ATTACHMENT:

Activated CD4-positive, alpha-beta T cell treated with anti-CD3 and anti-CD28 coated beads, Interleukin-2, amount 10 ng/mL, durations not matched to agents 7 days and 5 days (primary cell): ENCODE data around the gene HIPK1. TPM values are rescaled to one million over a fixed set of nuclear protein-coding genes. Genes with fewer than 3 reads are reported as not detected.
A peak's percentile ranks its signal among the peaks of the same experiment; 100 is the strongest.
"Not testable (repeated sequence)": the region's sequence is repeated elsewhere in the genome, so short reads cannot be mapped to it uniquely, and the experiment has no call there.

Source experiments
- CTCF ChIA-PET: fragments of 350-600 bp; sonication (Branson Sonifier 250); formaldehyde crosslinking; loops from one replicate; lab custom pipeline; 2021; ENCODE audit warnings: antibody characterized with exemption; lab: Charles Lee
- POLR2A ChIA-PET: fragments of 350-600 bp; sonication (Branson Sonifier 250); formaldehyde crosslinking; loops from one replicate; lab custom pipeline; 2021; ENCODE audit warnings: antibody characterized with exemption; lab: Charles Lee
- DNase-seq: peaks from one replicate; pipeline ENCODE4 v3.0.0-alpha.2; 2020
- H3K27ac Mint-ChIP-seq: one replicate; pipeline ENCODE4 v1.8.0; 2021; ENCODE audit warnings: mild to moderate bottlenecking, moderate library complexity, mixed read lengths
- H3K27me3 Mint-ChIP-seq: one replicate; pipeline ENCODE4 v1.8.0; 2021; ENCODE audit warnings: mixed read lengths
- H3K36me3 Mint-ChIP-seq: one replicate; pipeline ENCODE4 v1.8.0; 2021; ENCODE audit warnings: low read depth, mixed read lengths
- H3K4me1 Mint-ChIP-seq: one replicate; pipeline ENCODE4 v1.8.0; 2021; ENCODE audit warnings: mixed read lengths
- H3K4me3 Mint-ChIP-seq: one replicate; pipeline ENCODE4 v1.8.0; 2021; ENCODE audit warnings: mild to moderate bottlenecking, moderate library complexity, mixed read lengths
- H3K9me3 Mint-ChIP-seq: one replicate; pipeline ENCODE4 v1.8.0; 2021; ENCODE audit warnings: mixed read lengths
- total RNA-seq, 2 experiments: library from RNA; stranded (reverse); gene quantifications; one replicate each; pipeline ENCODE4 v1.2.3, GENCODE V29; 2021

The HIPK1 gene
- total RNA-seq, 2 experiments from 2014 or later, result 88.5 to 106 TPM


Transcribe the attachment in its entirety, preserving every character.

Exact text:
Activated CD4-positive, alpha-beta T cell treated with anti-CD3 and anti-CD28 coated beads, Interleukin-2, amount 10 ng/mL, durations not matched to agents 7 days and 5 days (primary cell): ENCODE data around the gene HIPK1. TPM values are rescaled to one million over a fixed set of nuclear protein-coding genes. Genes with fewer than 3 reads are reported as not detected.
A peak's percentile ranks its signal among the peaks of the same experiment; 100 is the strongest.
"Not testable (repeated sequence)": the region's sequence is repeated elsewhere in the genome, so short reads cannot be mapped to it uniquely, and the experiment has no call there.

Source experiments
- CTCF ChIA-PET: fragments of 350-600 bp; sonication (Branson Sonifier 250); formaldehyde crosslinking; loops from one replicate; lab custom pipeline; 2021; ENCODE audit warnings: antibody characterized with exemption; lab: Charles Lee
- POLR2A ChIA-PET: fragments of 350-600 bp; sonication (Branson Sonifier 250); formaldehyde crosslinking; loops from one replicate; lab custom pipeline; 2021; ENCODE audit warnings: antibody characterized with exemption; lab: Charles Lee
- DNase-seq: peaks from one replicate; pipeline ENCODE4 v3.0.0-alpha.2; 2020
- H3K27ac Mint-ChIP-seq: one replicate; pipeline ENCODE4 v1.8.0; 2021; ENCODE audit warnings: mild to moderate bottlenecking, moderate library complexity, mixed read lengths
- H3K27me3 Mint-ChIP-seq: one replicate; pipeline ENCODE4 v1.8.0; 2021; ENCODE audit warnings: mixed read lengths
- H3K36me3 Mint-ChIP-seq: one replicate; pipeline ENCODE4 v1.8.0; 2021; ENCODE audit warnings: low read depth, mixed read lengths
- H3K4me1 Mint-ChIP-seq: one replicate; pipeline ENCODE4 v1.8.0; 2021; ENCODE audit warnings: mixed read lengths
- H3K4me3 Mint-ChIP-seq: one replicate; pipeline ENCODE4 v1.8.0; 2021; ENCODE audit warnings: mild to moderate bottlenecking, moderate library complexity, mixed read lengths
- H3K9me3 Mint-ChIP-seq: one replicate; pipeline ENCODE4 v1.8.0; 2021; ENCODE audit warnings: mixed read lengths
- total RNA-seq, 2 experiments: library from RNA; stranded (reverse); gene quantifications; one replicate each; pipeline ENCODE4 v1.2.3, GENCODE V29; 2021

The HIPK1 gene
- total RNA-seq, 2 experiments from 2014 or later, result 88.5 to 106 TPM